Oregon’s southernmost AVA a hot spot for world-class wine and tourism
Unlike the Willamette Valley’s, clear focus on Pinot Noir, the Rogue Valley is not as easily defined. Yet, like a fine wine, the AVA’s complexity — 70 varietals thrive here — is essential to its growing recognition, enhancing the overall story and reputation of Oregon wine.
Locals use their own system for dividing the 70-mile-long, 60-mile-wide region. They use terms like Upper Rogue, Bear Creek, “West of I-5” and others, including the Applegate Valley, a sub-AVA within the Rogue; both under the AVA umbrella of Southern Oregon.
Three mountain ranges — Klamath, Coastal Range and Cascades — converge here, and the Rogue River forms natural divisions with three tributaries: the Applegate, Illinois and Bear Creek rivers. These natural wonders produce amazing views from the decks of many tasting rooms, as well as outdoor opportunities like rafting and zip-lines, but they also result in a mosaic of microclimates that can change just a few miles down the road. The consumer is left with a range of wines, both cool- and warm-climate varietals.
The question remains, which varietals really shine? Some winemakers are hanging their hats on Rhône grapes, such as Syrah, Grenache and Viognier; while others, on Bordeaux varietals like Cabernet Franc and Merlot. Yet the Rogue Valley is also home to exceptional Gewürztraminer, Sauvignon Blanc, Malbec and dozens of others varieties.
What winegrowers choose to plant depends on the site. Greg Jones Ph.D., professor and research climatologist in the Environmental Science and Policy Program at Southern Oregon University, explains how the region’s conditions dictate when varieties are at their “climatic edge” of ripening. The result, according to Jones, is balanced wines with “varietal character, natural acidity, and reasonable brix levels.”
Mark Wisnovsky of Valley View Winery predicts that Rogue Valley Viognier, still flying a little under the wine radar, has the potential for world-class recognition.
“The Rogue Valley offers a good price point on Viognier, a sweet spot for ripeness that retains the grape’s complexity, and a style that excludes new oak,” he says.
Wisnovsky also believes there is a “sweet spot” for Tempranillo, as well; the varietal is already well-established, and many are excited about its promising long-term success.
A collaboration among vintners such as Rogue Valley’s Eric Weisinger of Weisinger Family Winery, Les Martin of Red Lilly Vineyards and Scott Steingraber of Kriselle Cellars is fueling the Oregon Tempranillo Alliance, which includes producers from all over the state, like Earl Jones of Abacela just north in the nearby Umpqua Valley. In January, the group held its first annual Oregon Tempranillo Celebration in Ashland.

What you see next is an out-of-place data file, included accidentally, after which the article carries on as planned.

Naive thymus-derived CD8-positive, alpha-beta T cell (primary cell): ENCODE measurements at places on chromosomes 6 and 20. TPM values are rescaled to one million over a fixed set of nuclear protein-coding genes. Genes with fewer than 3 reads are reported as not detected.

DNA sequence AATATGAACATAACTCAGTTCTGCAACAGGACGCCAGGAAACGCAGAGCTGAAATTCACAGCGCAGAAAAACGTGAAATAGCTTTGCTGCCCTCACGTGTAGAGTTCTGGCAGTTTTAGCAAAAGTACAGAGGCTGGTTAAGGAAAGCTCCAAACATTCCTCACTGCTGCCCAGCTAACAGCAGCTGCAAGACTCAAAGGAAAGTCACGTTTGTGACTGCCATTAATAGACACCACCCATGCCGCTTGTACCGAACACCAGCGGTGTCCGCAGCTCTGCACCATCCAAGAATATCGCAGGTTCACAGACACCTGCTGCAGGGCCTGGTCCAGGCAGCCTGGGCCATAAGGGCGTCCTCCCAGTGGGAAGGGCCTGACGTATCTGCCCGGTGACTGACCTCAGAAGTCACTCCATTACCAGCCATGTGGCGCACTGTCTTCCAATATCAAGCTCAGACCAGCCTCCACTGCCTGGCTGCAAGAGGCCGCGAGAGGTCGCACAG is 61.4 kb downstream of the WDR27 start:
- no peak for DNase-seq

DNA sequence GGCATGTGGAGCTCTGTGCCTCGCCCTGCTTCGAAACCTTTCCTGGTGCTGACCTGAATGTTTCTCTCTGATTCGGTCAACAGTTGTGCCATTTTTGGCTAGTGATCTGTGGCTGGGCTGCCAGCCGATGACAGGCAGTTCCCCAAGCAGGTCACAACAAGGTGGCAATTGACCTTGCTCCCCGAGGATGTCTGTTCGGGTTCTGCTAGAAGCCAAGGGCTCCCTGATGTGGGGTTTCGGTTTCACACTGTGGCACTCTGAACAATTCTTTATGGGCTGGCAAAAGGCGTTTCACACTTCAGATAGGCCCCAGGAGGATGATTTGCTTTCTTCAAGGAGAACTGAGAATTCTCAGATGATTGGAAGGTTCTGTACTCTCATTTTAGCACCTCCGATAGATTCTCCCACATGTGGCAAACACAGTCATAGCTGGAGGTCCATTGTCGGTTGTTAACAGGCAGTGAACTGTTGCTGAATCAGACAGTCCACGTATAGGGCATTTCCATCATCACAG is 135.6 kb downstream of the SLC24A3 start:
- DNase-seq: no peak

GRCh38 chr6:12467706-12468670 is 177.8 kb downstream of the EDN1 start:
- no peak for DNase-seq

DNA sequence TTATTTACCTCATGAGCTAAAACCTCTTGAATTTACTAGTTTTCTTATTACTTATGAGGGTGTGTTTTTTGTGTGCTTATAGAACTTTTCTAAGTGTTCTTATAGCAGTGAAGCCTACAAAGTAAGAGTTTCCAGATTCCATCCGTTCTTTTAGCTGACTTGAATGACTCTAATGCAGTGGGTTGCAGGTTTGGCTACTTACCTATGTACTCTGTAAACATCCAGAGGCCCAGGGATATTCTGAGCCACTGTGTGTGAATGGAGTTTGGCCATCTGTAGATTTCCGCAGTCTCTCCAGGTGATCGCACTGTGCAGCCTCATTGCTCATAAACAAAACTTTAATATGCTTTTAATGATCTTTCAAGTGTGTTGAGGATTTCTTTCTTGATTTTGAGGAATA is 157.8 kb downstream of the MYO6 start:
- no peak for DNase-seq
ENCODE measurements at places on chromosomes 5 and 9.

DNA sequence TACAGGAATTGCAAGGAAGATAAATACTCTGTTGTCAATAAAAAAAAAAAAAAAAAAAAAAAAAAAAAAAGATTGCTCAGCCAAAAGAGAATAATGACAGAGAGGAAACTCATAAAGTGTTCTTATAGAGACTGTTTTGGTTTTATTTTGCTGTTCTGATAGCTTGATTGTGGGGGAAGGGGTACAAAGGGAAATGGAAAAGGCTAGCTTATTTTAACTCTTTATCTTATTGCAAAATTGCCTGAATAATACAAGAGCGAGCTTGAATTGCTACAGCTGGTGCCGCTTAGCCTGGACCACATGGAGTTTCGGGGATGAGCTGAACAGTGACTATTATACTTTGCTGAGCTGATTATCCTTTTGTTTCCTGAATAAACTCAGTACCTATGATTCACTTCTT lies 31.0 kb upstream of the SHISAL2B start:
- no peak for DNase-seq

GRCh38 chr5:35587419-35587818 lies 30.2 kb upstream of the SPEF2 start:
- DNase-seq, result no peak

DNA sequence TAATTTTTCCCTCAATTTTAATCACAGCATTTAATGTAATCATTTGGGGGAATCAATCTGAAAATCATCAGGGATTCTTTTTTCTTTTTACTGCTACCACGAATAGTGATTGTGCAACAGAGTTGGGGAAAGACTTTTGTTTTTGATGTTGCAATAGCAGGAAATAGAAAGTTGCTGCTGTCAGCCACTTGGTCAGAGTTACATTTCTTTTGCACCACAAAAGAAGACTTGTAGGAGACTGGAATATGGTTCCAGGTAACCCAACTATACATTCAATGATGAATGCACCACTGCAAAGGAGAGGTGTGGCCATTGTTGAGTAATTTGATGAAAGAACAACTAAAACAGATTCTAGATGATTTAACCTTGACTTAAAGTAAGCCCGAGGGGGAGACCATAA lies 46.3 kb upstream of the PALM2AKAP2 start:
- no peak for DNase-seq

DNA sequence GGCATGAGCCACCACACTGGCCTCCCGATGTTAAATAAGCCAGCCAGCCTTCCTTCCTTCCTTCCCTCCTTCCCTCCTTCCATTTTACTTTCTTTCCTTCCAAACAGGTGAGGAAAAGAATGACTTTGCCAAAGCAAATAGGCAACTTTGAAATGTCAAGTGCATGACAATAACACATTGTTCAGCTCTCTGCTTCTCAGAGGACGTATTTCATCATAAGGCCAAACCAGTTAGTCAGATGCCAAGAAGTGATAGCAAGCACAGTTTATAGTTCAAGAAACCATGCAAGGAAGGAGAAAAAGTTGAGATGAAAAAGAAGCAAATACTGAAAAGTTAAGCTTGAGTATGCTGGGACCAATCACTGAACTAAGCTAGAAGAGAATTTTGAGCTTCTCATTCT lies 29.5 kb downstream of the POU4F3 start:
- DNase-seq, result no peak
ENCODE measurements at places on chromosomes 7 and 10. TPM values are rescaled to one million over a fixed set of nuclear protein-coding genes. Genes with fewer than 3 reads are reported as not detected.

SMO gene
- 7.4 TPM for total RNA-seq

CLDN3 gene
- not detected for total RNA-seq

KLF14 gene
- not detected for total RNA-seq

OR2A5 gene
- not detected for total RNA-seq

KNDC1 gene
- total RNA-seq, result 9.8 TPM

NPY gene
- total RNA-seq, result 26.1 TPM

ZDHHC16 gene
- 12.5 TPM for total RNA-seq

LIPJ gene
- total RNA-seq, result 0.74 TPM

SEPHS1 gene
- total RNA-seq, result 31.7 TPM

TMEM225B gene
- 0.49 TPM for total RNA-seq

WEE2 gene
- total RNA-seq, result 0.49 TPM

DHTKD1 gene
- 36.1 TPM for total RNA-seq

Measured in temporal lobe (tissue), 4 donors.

Weisinger explains, “The goal is to begin the conversation about Oregon Tempranillo and discover what there is to discover.”
Most agree that the future of the Rogue Valley is in its diversity, as individual wineries choose which varietals best suit their land and brands. This can already be seen with wineries like Quady North, specializing in Rhône-style blends and varietals, and Irvine Winery — only 25 miles apart “as the crow flies” — focused on Chardonnay and Pinot Noir.
The incredible variety seems to be working, as Herb Quady points out, “the wine reviewers are taking notice.”
For example, in the 2016 San Francisco Chronicle Wine Competition, “Best of Class” was awarded to Pebblestone Cellars Viognier and Foris Vineyards Pinot Gris. Agate Ridge Vineyard, DANCIN Vineyards, Folin Cellars, Foris Vineyards, Pebblestone Cellars and Red Lilly Vineyards also won big, earning double-gold medals. A slew of gold, silver and bronze medals also decorated bottles by leading Rogue and Applegate Valley wineries.
Word is out, and people are moving in. Be it the long growing season, affordable land or favorable climate, the Rogue Valley is in a period of serious growth. According to Michael Donovan, managing director of Irvine Family Vineyards in Ashland and president of the Southern Oregon Winery Association, the Applegate Valley is experiencing a dramatic expansion of vineyard acreage with more than 600 planted in the last three years. Del Rio Vineyards & Winery also invested heavily this past year, expanding plantings by more than 100 acres.
Two of the newest in the neighborhood are Ross and Jen Allen, Californians with farming and vineyard backgrounds. They purchased 2Hawk Vineyard in 2014 and have already made great strides in expanding and replanting.